WASHINGTON – House Republicans, once bent on again tying an increase in the federal debt ceiling to cuts in spending, punted on both issues Wednesday, passing a bill that lifts the debt limit for four months but at the same time threatening to withhold congressional pay unless lawmakers pass a budget.
The bill, which passed in a 285-144 vote, defuses what just weeks ago seemed to be a time bomb aimed at the American economy. Economists worried that if Congress did not raise the debt ceiling and instead allowed America to default on its debts next month, higher interest rates and an economic downturn would result.
Now none of that is likely to happen, at least in the short term. The Obama administration and Democrats who control the Senate have signaled that they will not oppose the temporary suspension of the debt ceiling, meaning that it is likely to become law shortly.
Still, the bill produced its share of intrigue in the House, with the majority of Republicans – including Rep. Chris Collins, R-Clarence – turning tail on a debt-ceiling confrontation they had promised, and Democrats such as Rep. Brian Higgins of Buffalo splitting with the party leadership that had urged the measure’s defeat.
With the United States set to surpass its $16.4 trillion borrowing limit next month, Republicans at first had insisted that any increase in the limit be accompanied by corresponding cuts in spending.
“About the only leverage the Republicans have is the debt limit,” Collins said three weeks ago.
Stung, though, by a loss in the presidential election and historically abysmal poll numbers, the House GOP changed its approach.
Explaining the switch, Rep. Tom Reed, R-Corning, said “the American people may not agree” with the previous Republican approach of using the debt ceiling as a bargaining chip.
Meanwhile, Collins said: “Republicans felt … that this was not the day to draw the line in the sand and battle on what we know is needed in terms of spending cuts and in doing so put the country in jeopardy of going into default.”
He noted that a series of coming deadlines will provide a better opportunity for Republicans to spell out their argument that deep spending cuts are needed to avoid driving the nation perilously into debt.
First, some $1.2 trillion in draconian cuts that Democrats and Republicans alike want to redraw are set to take effect March 1 as part of the recent “fiscal cliff” deal.
Second, funding for many current-year programs will expire March 27, meaning that legislation must be passed by then to fund them for the rest of the fiscal year, which ends Sept. 30.
Next, Congress is supposed to pass a budget for the next fiscal year by April 15 – and under the legislation that the House passed Wednesday, lawmakers will have guns to their heads to force them to do so. The bill would withhold the pay of House members and senators unless a fiscal 2014 budget plan is passed by that deadline.
“All families and businesses have a budget, yet it has been nearly four years since the Senate passed one,” Reed said. “It’s a gross failure of one of the most basic functions of governing, and now it is time for the Senate to step up and join the House to pass a budget. We need the Senate to do their job, pass a budget, and live by it.”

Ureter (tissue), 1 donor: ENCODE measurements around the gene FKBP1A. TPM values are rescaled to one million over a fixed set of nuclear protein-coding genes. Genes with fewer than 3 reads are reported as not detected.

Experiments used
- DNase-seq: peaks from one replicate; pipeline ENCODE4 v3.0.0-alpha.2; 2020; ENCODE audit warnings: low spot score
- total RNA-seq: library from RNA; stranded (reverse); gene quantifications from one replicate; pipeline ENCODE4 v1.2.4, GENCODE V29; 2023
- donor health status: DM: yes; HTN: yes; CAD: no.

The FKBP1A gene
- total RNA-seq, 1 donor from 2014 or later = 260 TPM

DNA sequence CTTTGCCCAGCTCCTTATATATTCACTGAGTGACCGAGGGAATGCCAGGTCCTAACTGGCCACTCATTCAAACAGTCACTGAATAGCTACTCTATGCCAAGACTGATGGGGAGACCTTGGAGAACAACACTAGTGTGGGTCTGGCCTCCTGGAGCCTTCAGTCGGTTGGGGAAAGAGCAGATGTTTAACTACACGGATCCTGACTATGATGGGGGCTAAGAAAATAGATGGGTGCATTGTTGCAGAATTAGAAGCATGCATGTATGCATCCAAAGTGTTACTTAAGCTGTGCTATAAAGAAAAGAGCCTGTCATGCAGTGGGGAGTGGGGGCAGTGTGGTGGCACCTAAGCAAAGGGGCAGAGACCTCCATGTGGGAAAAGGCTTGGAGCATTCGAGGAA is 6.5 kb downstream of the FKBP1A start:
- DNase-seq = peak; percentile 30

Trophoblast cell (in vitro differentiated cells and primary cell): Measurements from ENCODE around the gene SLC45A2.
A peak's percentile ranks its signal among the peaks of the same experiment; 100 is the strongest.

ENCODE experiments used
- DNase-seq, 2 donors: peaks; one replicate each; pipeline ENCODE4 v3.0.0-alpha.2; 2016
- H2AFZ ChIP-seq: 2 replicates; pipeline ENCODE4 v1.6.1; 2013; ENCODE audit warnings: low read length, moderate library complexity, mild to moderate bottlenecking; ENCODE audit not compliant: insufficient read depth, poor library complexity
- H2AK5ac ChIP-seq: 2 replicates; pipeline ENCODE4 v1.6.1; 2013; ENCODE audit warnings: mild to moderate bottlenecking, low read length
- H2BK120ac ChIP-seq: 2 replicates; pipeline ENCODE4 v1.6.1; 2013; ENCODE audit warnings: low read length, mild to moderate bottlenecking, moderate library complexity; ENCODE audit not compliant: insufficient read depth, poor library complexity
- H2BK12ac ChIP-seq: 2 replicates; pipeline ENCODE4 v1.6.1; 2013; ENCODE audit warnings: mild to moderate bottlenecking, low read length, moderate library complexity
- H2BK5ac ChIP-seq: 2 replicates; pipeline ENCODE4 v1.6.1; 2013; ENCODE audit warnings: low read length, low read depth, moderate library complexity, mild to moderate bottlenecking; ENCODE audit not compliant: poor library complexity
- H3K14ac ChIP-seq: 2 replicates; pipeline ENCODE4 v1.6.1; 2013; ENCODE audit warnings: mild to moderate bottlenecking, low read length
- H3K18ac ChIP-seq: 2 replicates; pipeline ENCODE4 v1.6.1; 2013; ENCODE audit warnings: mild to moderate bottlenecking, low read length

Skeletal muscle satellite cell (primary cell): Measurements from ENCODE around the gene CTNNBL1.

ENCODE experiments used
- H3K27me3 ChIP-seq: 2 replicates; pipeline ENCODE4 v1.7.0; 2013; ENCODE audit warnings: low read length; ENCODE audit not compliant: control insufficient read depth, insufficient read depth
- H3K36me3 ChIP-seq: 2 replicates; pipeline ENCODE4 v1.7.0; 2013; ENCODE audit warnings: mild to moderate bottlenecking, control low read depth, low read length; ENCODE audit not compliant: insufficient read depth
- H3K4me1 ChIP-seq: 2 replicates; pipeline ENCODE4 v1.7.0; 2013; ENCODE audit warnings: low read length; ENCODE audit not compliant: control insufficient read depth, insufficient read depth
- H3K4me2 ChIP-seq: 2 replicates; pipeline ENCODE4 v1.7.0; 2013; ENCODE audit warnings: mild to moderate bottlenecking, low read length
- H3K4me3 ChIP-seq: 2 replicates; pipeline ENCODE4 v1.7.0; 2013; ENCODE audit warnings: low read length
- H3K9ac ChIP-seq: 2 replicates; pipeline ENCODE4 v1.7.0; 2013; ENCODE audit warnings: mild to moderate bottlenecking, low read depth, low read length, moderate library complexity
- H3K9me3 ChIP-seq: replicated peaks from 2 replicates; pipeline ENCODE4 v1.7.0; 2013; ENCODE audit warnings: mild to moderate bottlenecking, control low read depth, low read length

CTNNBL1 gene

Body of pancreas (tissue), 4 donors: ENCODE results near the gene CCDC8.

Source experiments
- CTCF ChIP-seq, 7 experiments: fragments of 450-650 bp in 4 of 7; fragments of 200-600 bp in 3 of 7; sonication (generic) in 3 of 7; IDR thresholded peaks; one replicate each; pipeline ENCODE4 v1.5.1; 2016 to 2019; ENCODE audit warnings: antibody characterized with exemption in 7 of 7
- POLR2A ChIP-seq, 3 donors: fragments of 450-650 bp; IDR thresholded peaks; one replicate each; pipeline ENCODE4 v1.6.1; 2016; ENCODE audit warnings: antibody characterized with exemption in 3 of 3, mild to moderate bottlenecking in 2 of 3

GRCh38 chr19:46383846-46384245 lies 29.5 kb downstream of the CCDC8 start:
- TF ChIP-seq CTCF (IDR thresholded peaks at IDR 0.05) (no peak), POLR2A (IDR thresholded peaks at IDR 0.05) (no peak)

The House is planning to prepare a budget that would come into balance in a decade – down from 30 years under the spending plans produced the last two years by House Budget Committee Chairman Paul D. Ryan, R-Wis.
And that’s good news to Collins, who proposed during his campaign for Congress that the budget be balanced in 10 years.
“Leadership listened to the conservative side of the party, and there are enough of us that they came forth” with the 10-year budget-balancing commitment, “and I don’t think it took any arm-twistiing,” Collins said.
Big changes in Social Security and Medicare are sure to be part of that 10-year plan, Collins said – and that’s just what worries Higgins.
“They’re going to destroy Medicare, and they’re going to destroy Social Security, because they have to” in order to balance the budget that fast, Higgins said.
While disagreeing vehemently with the Republicans’ long-term budget plans, Higgins voted for the Republican bill to suspend the debt ceiling through May 18.
“It’s a distraction. It’s not worth fighting,” Higgins said of the bill. “It’s not perfect, but it’s better than the uncertainty that otherwise would occur between now and May.”
The temporary suspension of the debt ceiling split the House Democratic Caucus, with 86 members favoring it and 111 voting against it.
Democratic leaders had recommended that lawmakers oppose the measure.
“It is a gimmick unworthy of the fiscal and economic challenges that we face,” said House Minority Leader Nancy Pelosi, D-Calif.
“This bill kicks the can down the road for 90 days. One more time,” said House Minority Whip Steny H. Hoyer, D-Md.
“This bill simply puts a leverage point, another 90 days away, so that we can continue to roil this Congress, roil this country, and roil our people and our economy.”
But it’s a gimmick, Higgins said, that gets the GOP out of a bind that it put itself into with its unprecedented 2011 decision to start using the debt ceiling – which long had been raised routinely – as leverage in budget negotiations.
“I think they’re beginning to realize that the damage [in doing so] is not being inflicted on the opposite party,” Higgins said. “It’s being inflicted on the American people and the American economy.”